Before Earth's ecosphere ceases to support life, Michio Kaku conjectures, we may have learned how to transport ourselves to a parallel world in the multiverse. Or maybe (as some scientists believe the Big Bang came about) everything will end and begin again through the collision of parallel "branes". Forking paths, dividing - and sometimes converging. To know more, let's go dream on it.

Illustration: "Alternate Lives" (c) Robert Moss

Sunday, December 19, 2021

Dreaming the Cosmogram

Lucid dreaming from the hypnagogic zone

On the Cosmogram
Something is skimming the surface of wetlands. I can't see it clearly among the rushes. I am told it is a Nightskimmer. The marshes extend as far as the horizon. I wonder whether these are the waters between the worlds of the living and the dead in the Kongo cosmograms.
I see one of them now, drawn with motion signs to show progression from life through death to rebirth. The cycle moves from birth to death as the sun moves from sunrise to sunset. When the sun goes down in the world of the living, it rises in the white clay world of the dead. To die in one world is to be born in the other. To die in the world of the living is to “go upside down”.
Then there is the other arm of the cross within the circle. It is actually a vertical pole. It takes you up or down, between the two worlds. The way is open to the initiate and the sorcerer and the sacred king. In their different ways they stand feet planted in the cosmogram, connected to its points, choosing among its ways, drawing the flash of spirit from above and below.
Feelings: high excitement
Reality check: I am not versed in Kongo tradition or practice. However, I was intrigued by the pictures and commentaries of Kongo ground drawings (Brazilian: pintos riscados) of the cosmos in recent rereading of Robert Farris Thompson's wonderful book Flash of the Spirit.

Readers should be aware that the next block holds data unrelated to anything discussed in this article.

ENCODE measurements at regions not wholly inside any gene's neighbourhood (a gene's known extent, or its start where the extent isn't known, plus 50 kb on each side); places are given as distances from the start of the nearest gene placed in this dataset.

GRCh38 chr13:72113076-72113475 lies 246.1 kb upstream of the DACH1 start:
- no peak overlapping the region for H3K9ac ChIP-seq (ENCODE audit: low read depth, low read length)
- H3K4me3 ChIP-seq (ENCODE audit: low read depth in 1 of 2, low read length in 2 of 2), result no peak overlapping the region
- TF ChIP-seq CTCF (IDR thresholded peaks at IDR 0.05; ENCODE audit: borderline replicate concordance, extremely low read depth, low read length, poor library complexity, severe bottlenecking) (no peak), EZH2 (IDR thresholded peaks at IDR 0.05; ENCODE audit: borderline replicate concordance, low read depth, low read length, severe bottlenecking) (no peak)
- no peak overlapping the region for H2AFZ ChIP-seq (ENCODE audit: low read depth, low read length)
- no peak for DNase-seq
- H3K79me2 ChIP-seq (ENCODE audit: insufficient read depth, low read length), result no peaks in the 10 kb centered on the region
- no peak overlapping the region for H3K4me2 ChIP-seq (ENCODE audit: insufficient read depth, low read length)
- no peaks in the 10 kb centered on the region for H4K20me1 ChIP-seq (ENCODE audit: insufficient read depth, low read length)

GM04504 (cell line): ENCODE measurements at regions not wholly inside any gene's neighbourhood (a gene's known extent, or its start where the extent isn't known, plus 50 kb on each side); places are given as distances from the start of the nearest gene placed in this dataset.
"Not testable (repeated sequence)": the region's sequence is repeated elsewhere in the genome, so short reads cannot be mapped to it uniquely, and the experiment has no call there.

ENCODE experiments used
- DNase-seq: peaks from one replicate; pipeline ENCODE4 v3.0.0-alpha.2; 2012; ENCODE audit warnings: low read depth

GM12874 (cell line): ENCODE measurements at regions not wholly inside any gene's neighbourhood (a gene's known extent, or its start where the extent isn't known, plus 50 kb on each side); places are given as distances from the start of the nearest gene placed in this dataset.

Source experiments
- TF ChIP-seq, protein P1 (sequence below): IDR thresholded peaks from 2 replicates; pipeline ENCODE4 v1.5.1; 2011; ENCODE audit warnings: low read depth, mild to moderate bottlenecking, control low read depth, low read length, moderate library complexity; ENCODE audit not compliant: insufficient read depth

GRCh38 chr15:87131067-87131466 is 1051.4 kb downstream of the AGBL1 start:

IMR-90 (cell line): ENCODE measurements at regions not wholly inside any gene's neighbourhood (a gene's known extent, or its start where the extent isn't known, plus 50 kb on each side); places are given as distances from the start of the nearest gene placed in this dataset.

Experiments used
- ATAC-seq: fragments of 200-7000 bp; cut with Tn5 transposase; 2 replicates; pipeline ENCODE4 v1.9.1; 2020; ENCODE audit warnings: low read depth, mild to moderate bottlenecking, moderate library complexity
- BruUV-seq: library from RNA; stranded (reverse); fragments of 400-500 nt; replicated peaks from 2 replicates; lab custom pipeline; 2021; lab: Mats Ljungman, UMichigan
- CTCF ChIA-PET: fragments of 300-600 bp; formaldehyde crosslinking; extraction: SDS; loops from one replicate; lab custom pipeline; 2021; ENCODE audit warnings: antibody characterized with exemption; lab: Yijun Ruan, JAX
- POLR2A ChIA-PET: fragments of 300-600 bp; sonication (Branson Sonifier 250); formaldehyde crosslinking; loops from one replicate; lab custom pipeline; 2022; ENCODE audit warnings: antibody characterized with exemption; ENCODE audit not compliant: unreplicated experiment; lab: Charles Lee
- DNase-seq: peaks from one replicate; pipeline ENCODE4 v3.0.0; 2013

The traditional cosmograms are usually highly abstract, often basically just a circle cross. In my lucid dream space, one came alive and I saw the parallel life and movement of the two worlds and how an initiate could himself become the vertical axis between them. I gave my figures bird crowns like Yoruba kings. My solar barque sailing both sides of the world-ocean recalls Egypt. In the African diaspora, the traditions stream together.
Since I have made drawing and coloring from dreams a daily practice, my imagery in the HG state is often very painterly, suggesting how to transfer something from the dreaming to a physical surface. I don't have the technical proficiency to bring through more than a small part of what my inner artist is showing me, but I'll go on doing what I can!

The drawing below came from another distinctly African passage in my recent dreaming in the liminal space between sleep and awake.

Bird on the Iron: Staff of Osanyin (Osain)

The bird of mind, the spirit head, floats above six iron spikes. This is the staff of Osanyin, wounded healer, lord of leaves, crippled orisha of medicine and initiation of the Yoruba. I own a staff just like this, in Afro-Brazilian style, that I acquired in Salvador da Bahia several decades ago. The bird, lean and graceful, hovers above the crossroads of the tricky god Eshu and the sharpened iron of the hard god Ogun. The spikes may also be a psychic stockade and the healer's apothecary tree. Look carefully and you may see the serpent energy raised.